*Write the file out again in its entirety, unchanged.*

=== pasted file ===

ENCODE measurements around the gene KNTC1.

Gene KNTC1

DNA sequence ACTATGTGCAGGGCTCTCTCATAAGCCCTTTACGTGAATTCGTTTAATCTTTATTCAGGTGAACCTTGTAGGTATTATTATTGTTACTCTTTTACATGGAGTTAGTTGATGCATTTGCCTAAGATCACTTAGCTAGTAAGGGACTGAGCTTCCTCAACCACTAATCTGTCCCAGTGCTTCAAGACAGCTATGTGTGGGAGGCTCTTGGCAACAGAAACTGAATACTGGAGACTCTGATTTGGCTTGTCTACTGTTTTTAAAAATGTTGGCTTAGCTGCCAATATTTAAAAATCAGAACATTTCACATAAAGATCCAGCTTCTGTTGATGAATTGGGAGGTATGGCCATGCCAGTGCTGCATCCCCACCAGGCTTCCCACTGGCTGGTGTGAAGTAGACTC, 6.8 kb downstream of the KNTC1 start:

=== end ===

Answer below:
ENCODE measurements around the gene KNTC1.

Gene KNTC1

DNA sequence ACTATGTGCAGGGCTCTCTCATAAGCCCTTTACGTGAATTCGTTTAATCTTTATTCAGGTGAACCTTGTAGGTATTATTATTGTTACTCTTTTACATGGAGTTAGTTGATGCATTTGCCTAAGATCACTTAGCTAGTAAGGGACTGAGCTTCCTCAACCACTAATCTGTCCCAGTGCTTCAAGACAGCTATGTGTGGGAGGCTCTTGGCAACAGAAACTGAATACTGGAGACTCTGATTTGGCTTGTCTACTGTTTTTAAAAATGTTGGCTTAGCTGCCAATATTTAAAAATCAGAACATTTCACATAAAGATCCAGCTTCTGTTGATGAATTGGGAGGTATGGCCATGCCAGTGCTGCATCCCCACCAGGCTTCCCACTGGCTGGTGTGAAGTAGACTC, 6.8 kb downstream of the KNTC1 start: